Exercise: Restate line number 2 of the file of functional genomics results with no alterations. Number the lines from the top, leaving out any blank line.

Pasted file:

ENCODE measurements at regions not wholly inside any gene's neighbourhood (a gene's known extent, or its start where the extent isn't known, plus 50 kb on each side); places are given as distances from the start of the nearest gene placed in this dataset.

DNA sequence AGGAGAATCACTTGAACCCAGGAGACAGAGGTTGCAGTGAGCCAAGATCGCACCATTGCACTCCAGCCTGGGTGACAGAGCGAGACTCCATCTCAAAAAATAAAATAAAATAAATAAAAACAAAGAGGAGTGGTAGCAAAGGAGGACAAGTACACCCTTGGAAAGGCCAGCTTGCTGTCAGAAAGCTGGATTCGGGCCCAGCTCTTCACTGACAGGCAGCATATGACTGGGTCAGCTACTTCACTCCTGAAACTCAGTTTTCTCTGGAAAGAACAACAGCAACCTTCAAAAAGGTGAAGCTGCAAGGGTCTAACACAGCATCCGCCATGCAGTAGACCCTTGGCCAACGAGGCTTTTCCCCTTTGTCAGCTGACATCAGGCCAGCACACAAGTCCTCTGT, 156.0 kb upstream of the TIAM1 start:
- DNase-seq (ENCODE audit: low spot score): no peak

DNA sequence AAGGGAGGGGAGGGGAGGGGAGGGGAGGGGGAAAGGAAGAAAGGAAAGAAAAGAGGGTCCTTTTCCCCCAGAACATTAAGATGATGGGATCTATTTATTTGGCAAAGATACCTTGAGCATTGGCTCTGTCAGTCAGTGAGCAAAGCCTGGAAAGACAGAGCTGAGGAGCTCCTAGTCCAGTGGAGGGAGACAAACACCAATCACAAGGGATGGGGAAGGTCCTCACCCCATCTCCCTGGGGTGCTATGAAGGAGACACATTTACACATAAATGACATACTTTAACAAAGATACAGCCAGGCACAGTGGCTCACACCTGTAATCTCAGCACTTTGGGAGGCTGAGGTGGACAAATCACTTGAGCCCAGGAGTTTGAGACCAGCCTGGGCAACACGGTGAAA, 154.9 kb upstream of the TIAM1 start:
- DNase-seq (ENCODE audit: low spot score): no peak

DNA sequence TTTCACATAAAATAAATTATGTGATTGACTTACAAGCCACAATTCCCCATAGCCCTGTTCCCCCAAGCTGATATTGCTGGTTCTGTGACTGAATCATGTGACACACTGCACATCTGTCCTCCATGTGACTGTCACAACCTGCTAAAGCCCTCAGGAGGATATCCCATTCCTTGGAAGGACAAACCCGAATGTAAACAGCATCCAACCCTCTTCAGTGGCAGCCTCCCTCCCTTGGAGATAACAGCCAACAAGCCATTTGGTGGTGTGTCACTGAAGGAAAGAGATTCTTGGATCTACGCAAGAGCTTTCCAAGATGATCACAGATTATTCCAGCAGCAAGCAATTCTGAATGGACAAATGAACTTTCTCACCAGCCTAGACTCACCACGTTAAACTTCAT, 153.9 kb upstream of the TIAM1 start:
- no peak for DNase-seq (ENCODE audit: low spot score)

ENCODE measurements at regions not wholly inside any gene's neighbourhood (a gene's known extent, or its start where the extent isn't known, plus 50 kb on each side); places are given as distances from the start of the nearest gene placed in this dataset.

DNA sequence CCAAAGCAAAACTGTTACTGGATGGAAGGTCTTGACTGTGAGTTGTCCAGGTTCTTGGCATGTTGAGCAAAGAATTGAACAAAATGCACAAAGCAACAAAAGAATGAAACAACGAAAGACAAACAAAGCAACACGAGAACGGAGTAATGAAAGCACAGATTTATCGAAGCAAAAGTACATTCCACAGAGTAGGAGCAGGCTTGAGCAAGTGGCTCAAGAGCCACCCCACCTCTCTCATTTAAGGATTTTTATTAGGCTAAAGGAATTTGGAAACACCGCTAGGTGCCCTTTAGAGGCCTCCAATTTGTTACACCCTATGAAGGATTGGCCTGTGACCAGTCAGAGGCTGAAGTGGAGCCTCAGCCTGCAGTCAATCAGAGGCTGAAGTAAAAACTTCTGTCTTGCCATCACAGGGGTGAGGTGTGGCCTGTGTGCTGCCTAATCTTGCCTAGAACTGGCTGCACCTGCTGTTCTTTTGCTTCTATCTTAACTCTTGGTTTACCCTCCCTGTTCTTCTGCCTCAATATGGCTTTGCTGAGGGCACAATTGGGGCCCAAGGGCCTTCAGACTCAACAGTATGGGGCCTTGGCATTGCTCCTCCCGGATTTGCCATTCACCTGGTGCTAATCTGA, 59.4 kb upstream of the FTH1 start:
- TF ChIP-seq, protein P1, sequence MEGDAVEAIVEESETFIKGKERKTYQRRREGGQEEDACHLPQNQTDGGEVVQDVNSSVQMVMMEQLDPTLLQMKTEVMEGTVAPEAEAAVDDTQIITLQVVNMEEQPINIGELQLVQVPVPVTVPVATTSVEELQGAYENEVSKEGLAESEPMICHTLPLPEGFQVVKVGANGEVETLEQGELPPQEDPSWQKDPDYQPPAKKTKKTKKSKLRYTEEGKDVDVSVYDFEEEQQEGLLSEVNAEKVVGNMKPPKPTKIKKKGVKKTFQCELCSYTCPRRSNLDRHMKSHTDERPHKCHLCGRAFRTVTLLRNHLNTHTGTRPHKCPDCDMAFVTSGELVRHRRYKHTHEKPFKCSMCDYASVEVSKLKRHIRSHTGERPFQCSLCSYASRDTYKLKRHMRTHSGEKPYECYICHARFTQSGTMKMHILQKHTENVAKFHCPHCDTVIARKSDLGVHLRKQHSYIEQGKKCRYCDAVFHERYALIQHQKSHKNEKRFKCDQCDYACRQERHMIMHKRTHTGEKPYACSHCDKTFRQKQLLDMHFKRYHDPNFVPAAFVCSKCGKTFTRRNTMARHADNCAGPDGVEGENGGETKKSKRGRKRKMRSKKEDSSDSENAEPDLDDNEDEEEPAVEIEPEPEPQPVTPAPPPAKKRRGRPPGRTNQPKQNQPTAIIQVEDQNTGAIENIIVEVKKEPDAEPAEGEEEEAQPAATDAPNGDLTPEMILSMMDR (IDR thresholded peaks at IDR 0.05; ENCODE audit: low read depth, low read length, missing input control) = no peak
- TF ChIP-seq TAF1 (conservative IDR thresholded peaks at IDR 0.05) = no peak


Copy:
DNA sequence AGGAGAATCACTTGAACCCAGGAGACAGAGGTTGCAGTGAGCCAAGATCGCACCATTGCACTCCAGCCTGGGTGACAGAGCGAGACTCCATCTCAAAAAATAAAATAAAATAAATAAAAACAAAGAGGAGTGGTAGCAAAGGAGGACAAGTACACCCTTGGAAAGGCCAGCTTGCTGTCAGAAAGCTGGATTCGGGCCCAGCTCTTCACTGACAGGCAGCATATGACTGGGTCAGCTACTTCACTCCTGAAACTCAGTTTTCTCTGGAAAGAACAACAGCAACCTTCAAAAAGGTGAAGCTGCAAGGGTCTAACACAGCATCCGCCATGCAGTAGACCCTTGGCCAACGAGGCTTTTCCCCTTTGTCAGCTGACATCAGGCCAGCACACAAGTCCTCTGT, 156.0 kb upstream of the TIAM1 start: